Breast density and cancer risk
There is growing recognition that women with dense breasts may be at higher risk of breast cancer. With cancer screening an effective way of detecting cancer in its early stages, there is growing evidence for breast density measurement to be incorporated into the national free screening program for breast cancer in Australia.
A review by Curtin University and the University of Western Australia, recently published in the journal Climacteric, examined the potential for breast density measurement to be incorporated into screening for breast cancer in Australia.
The Royal Australian and New Zealand College of Radiologists recommends density be mentioned on mammogram reports, as research suggests that about 40% of women aged in their 50s have dense breasts.
Breast density refers to the concentration of glandular and ductal tissue within the breast. The more glandular elements in a breast, the denser they are. As almost all breast disease arises from glandular elements, it means that women with a greater density of breast tissue can be more susceptible to breast cancer.
Breast density – also called mammographic density – can also create problems for the specialist trying to interpret a mammogram. A dense breast gives the appearance of a thick cloud within the shape of the breast. As abnormalities tend to occur within glandular elements, it makes an abnormality harder to detect if the cloud is thick, says Melbourne breast surgeon Mr Su-Wen Loh.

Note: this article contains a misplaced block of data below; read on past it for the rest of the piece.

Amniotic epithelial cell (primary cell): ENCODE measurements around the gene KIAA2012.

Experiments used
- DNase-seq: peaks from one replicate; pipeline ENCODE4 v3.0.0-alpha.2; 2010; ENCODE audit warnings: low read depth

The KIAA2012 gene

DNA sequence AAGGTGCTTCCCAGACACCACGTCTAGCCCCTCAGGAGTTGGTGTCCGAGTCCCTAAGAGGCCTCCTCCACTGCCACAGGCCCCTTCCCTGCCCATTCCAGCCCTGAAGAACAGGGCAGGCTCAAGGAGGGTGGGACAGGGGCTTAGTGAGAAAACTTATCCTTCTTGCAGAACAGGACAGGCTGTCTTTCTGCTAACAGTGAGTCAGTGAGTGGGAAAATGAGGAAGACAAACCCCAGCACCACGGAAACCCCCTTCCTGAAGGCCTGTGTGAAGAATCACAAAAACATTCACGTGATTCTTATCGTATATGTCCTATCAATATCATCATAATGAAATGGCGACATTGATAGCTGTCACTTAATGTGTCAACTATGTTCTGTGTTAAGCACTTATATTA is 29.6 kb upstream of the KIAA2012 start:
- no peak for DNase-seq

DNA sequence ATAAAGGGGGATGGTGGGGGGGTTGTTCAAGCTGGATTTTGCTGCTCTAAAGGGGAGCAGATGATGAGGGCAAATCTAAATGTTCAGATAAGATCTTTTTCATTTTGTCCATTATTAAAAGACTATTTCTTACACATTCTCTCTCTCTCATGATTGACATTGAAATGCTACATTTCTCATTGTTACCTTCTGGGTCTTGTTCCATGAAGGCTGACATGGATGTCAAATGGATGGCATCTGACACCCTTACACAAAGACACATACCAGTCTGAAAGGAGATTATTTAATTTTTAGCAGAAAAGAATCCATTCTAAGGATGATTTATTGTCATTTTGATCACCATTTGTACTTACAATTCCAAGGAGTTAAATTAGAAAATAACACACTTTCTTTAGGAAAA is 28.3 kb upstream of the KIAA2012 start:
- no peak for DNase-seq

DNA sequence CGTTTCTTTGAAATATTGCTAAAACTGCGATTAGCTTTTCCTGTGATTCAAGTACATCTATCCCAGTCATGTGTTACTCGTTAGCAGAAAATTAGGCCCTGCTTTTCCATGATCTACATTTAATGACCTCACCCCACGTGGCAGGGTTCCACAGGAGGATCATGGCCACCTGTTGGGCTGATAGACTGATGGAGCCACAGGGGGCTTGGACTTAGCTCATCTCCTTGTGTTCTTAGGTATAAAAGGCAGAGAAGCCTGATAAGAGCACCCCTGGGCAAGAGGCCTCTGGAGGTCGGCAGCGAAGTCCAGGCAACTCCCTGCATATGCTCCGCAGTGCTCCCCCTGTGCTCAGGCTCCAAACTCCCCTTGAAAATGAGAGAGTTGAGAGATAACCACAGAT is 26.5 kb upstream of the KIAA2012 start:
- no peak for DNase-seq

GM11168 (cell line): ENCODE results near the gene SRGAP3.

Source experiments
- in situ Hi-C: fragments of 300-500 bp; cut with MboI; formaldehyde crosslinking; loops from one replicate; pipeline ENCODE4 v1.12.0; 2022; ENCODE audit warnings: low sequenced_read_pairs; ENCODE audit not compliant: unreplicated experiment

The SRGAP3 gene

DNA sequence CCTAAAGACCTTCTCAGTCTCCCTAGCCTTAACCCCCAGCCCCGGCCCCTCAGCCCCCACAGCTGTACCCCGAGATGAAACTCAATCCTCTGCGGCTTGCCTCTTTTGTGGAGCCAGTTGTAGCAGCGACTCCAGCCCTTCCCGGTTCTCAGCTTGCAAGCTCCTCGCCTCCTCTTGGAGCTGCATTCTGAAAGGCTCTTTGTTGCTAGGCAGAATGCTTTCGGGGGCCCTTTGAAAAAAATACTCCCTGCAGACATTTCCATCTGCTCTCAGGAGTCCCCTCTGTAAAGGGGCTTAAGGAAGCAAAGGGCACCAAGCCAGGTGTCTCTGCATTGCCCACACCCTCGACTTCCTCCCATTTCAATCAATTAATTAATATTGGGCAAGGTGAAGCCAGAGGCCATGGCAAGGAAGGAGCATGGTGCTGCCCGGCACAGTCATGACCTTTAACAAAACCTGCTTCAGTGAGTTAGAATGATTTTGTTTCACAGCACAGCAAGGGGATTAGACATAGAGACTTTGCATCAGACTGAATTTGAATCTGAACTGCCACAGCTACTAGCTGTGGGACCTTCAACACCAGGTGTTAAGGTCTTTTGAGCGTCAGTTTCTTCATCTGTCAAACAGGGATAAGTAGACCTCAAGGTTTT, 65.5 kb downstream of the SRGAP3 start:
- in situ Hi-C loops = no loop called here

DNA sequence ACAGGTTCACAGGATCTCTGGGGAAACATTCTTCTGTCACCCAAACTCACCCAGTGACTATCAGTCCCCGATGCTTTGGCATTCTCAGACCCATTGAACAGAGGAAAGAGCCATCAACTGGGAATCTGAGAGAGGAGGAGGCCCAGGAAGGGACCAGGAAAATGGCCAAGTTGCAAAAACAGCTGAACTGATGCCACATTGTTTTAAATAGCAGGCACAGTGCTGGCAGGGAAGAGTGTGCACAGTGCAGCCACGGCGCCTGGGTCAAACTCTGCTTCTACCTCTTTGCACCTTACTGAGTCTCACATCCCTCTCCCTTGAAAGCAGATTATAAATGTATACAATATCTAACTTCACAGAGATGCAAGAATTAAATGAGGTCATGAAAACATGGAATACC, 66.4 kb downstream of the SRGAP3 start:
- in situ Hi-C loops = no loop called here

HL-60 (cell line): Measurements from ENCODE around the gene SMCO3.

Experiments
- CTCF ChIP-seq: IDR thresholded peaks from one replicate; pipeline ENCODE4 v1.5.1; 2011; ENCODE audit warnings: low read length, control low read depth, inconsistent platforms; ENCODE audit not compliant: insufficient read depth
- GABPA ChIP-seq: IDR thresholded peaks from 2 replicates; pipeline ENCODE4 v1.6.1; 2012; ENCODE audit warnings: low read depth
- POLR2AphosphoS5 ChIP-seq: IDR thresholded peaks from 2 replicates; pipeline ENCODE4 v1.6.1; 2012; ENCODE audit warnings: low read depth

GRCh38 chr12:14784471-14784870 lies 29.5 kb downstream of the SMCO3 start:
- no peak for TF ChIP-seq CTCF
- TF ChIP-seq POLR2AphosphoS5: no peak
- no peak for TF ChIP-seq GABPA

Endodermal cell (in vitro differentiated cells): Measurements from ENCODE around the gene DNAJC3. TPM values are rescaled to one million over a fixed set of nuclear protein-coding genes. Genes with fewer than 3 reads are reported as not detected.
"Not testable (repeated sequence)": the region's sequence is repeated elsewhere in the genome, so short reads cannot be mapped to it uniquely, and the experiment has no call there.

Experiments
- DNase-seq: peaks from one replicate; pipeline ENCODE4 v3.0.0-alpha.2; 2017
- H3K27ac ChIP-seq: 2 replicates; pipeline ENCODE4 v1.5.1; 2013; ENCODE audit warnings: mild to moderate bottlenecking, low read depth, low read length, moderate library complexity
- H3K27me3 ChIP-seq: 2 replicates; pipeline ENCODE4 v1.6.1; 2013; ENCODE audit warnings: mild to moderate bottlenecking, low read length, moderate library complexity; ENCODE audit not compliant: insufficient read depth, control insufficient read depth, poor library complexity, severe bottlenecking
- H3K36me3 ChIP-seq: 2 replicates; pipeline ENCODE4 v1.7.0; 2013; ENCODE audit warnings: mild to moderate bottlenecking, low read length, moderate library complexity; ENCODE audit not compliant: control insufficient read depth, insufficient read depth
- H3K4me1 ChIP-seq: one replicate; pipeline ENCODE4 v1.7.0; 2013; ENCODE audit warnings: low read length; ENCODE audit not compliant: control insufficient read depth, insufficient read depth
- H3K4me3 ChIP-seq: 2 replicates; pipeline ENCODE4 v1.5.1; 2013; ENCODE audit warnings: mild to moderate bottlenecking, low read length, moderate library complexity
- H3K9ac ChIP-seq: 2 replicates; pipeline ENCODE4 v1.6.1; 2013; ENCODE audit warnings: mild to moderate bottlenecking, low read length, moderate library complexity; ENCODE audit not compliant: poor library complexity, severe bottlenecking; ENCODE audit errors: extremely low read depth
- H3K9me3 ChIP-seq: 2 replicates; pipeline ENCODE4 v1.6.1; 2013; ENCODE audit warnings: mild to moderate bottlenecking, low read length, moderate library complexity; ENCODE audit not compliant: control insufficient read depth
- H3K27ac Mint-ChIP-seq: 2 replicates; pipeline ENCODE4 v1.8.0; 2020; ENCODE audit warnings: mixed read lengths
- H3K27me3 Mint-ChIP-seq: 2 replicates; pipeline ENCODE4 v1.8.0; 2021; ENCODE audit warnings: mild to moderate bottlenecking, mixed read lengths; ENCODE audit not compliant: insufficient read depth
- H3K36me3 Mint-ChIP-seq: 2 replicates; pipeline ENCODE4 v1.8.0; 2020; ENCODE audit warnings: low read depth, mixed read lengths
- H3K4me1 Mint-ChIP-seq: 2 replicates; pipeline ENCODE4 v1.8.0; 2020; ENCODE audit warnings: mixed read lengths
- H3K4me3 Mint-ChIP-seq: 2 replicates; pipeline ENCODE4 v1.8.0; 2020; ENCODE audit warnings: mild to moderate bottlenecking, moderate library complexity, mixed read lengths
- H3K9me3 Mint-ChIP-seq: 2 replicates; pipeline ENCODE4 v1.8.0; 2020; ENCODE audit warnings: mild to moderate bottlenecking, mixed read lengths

"Denser breasts, with thicker clouds, are harder to interpret, and harder to be sure are truly normal," says Mr Loh. "This is especially so if the abnormality is subtle – imagine trying to spot a white speck in a white cloud."
"In contrast, low density means there less cloud, making it easier to see through. It is much easier to see a small pattern of abnormality amongst sparse cloud."
Breast density is not based on size, shape, firmness or lumpiness, and can only be detected by mammogram. If you've been told your mammogram is dense, Mr Loh says there are several options you can explore.
"This is a very clever modern improvement to the current 2D-mammogram," says Mr Loh. The machine pans from one side to the other, taking multiple shots of your breast. A computer then reconstructs the image, giving the specialist interpreting the mammogram multiple angles of views through your breast density. It partially overcomes the problem of flat (2D) superimposition.
An ultrasound can specifically look at the dense glandular elements of your breast to help exclude solid lesions that could be "hiding" on mammogram, says Mr Loh.
Magnetic resonance technology is coupled with intravenous contrast to construct 3D images of your breasts in different phases. This normally provides excellent views and can greatly overcome mammographic limitations. "It does not, however, apply to everyone and in every situation," says Mr Loh.
"There is obviously plenty to go into, and it is important you find the right method of screening for yourself," he says. "If you feel you'd like to, I encourage you to further discuss breast density and appropriate screening with your women's health specialist."
For more information, visit our breast health pages. For any women with questions about breast density, speak to your local GP about whether further screening might be right for you.